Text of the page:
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    Yannick Lecaillez
    @ylecaillez
    oh yes, i missed that one. Thanks !
    Helder Sousa
    @htmsousa
    @ylecaillez or @akarnokd do you know where I can find an example of window(boundary) usage? even if it is driven by external events
    Incubator
    @incube8r
    Hello anyone around?
    David Karnok
    @akarnokd
    @htmsousa Why use window(boundary)? I'd pick a tool for my use case, not the other way around.
    @incube8r Just ask your question.
    Helder Sousa
    @htmsousa
    @akarnokd thank you for your feedback.. at the end of the day, I guess I was over-complicating and Flowable.distinctUntilChanged() will be enough for my use case.. that said, if the API provides a method Flowable.window(boundaryIndicatorSupplier) it would be nice to have a little example showing the usage of that approach
    Helder Sousa
    @htmsousa

    as an academic example, here is something I came up with:

               // source of data
                Flowable<Integer> source = Flowable.fromArray(1, 1, 2, 2, 2, 3, 5, 5, 4, 4).publish().autoConnect(2);
                // create a boundary flowable that will emmit a new element when the sequence
                // goes from odd to even numbers (and vice versa)
                Flowable<Integer> boundary = source.distinctUntilChanged((p, n) -> p % 2 == n % 2);
    
                // create a window every time the boundary emmits a new element (each window
                // will contain a sequence of elements that are odd or even numbers)
                source
                    .window(boundary)
                    .doOnEach(w -> System.out.println("Source - New Window"))
                    .forEach(window -> window.subscribe(j -> System.out.println(String.format("Value %s fetched", j))));

    output

    Source - New Window
    Source - New Window
    Value 1 fetched
    Value 1 fetched
    Source - New Window
    Value 2 fetched
    Value 2 fetched
    Value 2 fetched
    Source - New Window
    Value 3 fetched
    Value 5 fetched
    Value 5 fetched
    Source - New Window
    Value 4 fetched
    Value 4 fetched
    Source - New Window
    David Karnok
    @akarnokd
    It depends on why you want an external signal to split the source into consecutive windows. There is an open issue about upgrading the wiki with examples. You are welcome to expand this page to match the style of this one.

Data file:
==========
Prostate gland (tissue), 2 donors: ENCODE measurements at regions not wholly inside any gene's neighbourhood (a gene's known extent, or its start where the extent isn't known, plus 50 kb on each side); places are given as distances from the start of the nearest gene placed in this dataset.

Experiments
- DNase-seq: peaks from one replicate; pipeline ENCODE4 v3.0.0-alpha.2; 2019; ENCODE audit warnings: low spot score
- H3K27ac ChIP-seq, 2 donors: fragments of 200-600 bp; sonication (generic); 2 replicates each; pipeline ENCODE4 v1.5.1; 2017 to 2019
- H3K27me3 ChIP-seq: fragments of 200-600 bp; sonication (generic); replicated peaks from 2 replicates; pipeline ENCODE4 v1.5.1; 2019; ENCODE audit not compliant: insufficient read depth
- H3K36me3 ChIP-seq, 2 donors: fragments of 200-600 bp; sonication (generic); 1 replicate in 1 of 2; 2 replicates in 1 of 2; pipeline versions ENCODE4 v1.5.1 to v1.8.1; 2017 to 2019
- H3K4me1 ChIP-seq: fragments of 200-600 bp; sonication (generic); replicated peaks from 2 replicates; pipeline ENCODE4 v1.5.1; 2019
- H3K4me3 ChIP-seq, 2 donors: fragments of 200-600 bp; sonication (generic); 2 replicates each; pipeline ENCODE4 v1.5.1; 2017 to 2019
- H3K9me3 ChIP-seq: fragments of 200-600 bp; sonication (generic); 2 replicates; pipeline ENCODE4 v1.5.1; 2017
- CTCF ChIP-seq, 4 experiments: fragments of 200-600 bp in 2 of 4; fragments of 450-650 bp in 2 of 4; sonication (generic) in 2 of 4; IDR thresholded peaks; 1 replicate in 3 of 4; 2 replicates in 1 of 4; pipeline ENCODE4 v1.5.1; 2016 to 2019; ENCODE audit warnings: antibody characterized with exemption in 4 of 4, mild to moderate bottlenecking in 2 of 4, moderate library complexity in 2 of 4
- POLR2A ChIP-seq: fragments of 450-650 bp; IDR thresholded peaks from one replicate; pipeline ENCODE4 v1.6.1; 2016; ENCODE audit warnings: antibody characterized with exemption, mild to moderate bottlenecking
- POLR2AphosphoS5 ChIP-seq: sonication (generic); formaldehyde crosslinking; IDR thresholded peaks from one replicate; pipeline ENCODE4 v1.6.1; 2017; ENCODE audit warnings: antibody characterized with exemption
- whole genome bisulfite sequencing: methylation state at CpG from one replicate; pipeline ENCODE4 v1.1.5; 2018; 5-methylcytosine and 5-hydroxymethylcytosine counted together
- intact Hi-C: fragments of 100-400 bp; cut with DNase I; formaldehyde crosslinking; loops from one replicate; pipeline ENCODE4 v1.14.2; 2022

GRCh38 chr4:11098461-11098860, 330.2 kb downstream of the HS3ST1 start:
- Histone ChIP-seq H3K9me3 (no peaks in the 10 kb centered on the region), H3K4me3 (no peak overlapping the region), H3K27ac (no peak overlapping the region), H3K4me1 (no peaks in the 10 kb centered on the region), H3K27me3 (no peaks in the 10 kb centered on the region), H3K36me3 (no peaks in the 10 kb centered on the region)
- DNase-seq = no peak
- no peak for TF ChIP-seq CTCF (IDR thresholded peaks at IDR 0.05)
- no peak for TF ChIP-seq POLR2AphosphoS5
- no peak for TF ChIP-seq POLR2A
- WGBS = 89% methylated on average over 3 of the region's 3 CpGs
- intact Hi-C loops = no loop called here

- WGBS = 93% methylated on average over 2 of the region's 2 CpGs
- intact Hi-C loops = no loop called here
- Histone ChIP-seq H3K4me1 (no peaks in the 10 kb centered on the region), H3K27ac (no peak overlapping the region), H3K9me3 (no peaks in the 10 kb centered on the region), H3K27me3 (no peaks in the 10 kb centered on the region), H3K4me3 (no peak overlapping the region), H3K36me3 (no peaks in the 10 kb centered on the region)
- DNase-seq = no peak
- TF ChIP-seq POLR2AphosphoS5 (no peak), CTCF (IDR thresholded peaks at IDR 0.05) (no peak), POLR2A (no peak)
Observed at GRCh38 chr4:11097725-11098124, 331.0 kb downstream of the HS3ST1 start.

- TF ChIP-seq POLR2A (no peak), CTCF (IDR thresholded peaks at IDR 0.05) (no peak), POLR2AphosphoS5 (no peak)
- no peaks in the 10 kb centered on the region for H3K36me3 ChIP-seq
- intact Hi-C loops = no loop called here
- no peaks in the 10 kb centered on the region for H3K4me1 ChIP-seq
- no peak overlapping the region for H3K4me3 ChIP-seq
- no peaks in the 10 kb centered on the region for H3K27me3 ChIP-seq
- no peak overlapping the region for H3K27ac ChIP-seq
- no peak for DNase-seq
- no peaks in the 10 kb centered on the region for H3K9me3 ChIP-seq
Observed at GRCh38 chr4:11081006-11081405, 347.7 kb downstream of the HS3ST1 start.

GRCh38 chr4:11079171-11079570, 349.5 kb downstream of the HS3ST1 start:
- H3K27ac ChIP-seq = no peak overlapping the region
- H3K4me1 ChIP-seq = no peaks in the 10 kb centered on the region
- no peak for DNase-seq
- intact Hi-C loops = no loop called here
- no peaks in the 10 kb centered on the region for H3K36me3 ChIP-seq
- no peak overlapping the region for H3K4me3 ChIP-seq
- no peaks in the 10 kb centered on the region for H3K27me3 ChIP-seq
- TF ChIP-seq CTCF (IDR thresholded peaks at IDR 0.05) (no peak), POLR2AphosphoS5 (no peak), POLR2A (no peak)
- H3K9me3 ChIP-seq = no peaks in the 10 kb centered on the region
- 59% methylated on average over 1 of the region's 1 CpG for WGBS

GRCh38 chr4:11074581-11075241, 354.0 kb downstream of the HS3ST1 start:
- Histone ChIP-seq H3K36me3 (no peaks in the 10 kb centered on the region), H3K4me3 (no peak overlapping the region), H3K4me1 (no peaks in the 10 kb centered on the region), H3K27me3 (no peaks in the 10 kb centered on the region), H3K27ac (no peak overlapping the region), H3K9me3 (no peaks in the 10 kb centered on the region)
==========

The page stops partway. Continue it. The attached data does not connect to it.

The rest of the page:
Martin Ottersland
    @SlyOtis
    Hey this has probable been asked before but I'm trying to understand the delay operator in rxJava. Does calling this with the same scheduler that im running another observable on block this from executing during the delay?
    David Karnok
    @akarnokd
    RxJava uses non-blocking delays, but the work after such delays may prevent other tasks on the same scheduler for running (i.e., Schedulers.single()).
    selmangurgen
    @selmangurgen
    Hello guys
    Im developing an reactive-app with spring webflux and using redis as database. I want continuously querying all data in my collection just like MongoDb with @Tailable annotation. Is there a way to do it in redis too?
    Oguzhan Fehmi Kunter
    @ofkntr
    Hi currently I am developing reactive webflux application with redis.it possible to use spring reactive redis sub / pub events ?
    marc
    @marcules

    Hi, I'm trying to figure out if my usage of RxJava (with Spring) is a) actually an use-case for reactive and b) if I'm doing it right, because I have to jump through some (perceived?) hoops to get to the result I want, so I'm doubting that I'm doing it right.

    I have a request R, that is passed through some "fixers" F(R) that require a Single/Mono and return a Single/Mono of the same type, then this Mono/Single F(R) is passed into "validators" V(F(R)) that require a Single/Mono of type R and return a Single/Mono of type bool; when all V(F(R)) are returned and true I want to send them to some "performers" P(F(R)) that require the Single/Mono of type R and return a result and take the first of the results.

    I have a problem with that setup, because I have to "reuse" F(R) for both the validators and the performers, so I would either have to wait after all validators are done and then pass the original F(R) value to P(F(R)) or have to zip the validation result with F(R) and pass that into P(F(R)) < is the second approach idiomatic?

    Also I have to "wait" for all F(R) to finish before passing them to the validators, unless I want to call the methods behind F(R) multiple times for each V(F(R)) - I'm missing a "andThen" method or something? Which passes the value from the Mono to the next Mono? (Is there such a concept and I've missed it? Because mono.then(otherMono) has no connection between the values)

    Helder Sousa
    @htmsousa